Random acts of poetry: “Mad thing”

My heart is a mad thing
A wild, racing mad thing
Touched by suns, a hundred abandoned suns,
Roiling, a caldron from hell,
Fueled by a heat no man can hold.

My heart is a mad thing
A thousand horses mad thing.
Queen Anne’s Lace trampled in its wake.
Flaring nostrils, wild eyes, driven by an Image
Of the passion that lies within.

My heart is a mad thing
A million scented mad thing.
Honey and cinnamon, skin and nectar.
Overwhelmed and overjoyed,
Drowning in a riot of aromas.

My heart is a mad thing
An eternity filled with mad things
Forgotten and unknown
Hidden there, just beneath the bone
This is how it was, how it all began.
How it should end, how I want it all to end.
My hand in yours, my lips on your skin.
And my heart on your soul
A mad thing, a wild racing mad thing.

–by David E. Booker

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Photo finish Friday: “This way”

This way, young lady, to your madness.

This way, young lady, to your madness.

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Haiku to you Thursday: “Ragged moon”

The night sky fills with /

gossamer beauty opened /

by the ragged moon.

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Writing tip Wednesday: “Enemy Mine”

HOW TO COMBAT A WRITER’S WORST ENEMY

by Bruce Hale

source: http://www.brucehalewritingtips.com/

Bruce Hale

Bruce Hale

Nearly every writer has felt it — that deep inner conviction that even though you should be writing your latest story, the most important thing for you to do right now, this very instant, is trim those blasted toenails.

Or feed the cat. Or sort that box of old photos. Or clean the oven. Or check to see if anything has magically materialized in the fridge since you last checked it half an hour ago.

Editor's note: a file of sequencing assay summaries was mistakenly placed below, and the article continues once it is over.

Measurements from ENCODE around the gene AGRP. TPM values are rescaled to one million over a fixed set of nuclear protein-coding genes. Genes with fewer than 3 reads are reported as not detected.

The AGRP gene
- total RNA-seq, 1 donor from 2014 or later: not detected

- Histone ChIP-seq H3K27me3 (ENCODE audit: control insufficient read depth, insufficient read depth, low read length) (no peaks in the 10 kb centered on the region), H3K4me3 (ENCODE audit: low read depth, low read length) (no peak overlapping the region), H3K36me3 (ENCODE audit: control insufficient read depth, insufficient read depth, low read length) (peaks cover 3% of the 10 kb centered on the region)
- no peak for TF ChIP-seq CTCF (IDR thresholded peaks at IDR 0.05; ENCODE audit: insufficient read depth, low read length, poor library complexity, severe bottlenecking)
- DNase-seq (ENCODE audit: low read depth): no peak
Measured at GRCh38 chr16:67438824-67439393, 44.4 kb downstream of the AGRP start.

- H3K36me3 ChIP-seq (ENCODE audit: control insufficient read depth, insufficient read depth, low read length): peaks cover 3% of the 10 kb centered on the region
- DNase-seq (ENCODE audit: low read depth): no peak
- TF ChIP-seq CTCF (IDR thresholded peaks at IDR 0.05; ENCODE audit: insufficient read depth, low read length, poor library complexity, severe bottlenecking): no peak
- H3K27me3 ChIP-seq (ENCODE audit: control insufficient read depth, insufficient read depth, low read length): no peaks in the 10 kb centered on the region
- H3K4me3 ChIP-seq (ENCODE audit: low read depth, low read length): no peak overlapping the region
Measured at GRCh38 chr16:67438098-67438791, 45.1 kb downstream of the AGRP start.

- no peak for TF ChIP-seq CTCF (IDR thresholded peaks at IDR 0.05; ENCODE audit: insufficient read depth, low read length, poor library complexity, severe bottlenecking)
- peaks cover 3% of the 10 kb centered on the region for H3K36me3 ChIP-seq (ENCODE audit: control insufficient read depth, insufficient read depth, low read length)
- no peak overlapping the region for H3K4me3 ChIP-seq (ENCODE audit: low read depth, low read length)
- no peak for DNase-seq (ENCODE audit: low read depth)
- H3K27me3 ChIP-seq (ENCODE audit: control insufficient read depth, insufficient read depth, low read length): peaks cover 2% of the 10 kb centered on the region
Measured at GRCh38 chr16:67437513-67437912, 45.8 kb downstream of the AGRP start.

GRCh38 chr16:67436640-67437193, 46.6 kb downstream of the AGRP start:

Ah, the siren song of procrastination! We know we want to write. We love writing (or at least we love the feeling of having written). And yet, when it’s time to apply the “bum glue,” we find reasons to wander. So many wise writers in so many different ways have said, “writing = derriere + chair.”

Still, we avoid, we dilly-dally, we find any and all reasons not to sit down and work. Are writers just a masochistic lot? Do we get some payoff from punishing ourselves?

Don’t ask me. I’m just as blind as the next writer. The last week or so, as I’ve been starting my latest book, I’ve noticed some strange occurrences. Time and time again, I sit down in my lovely, comfy, ergonomic chair to write. And then, an hour later, I find myself in the living room with no idea how I got there.

Alien abduction, perhaps?

Or I wake to find I’ve spent an hour futzing about with e-mail or surfing the Net. It’s frustrating, especially when I’ve set myself a minimum page goal for the day.

Am I just your basic psycho?

I don’t think so. (At least, not for those reasons.) Lately I’ve begun to look at this whole approach-avoidance thing as part of my process. Maybe this is just how my muse operates.

True, it’s not the tidy, organized method I’d prefer. But the creative process is a strange and amazing thing.

As anyone who’s ever tried to push a stalled car can tell you, it takes a lot of effort to overcome inertia. So maybe that’s what this behavior is — part of the push to overcome inertia and get the story going.

I’m finding that if I cut myself a little slack, it helps. Not let myself off the hook, exactly — I still have to show up everyday and make the effort. But I’m working on not beating myself up when at day’s end I’ve only produced one page instead of three.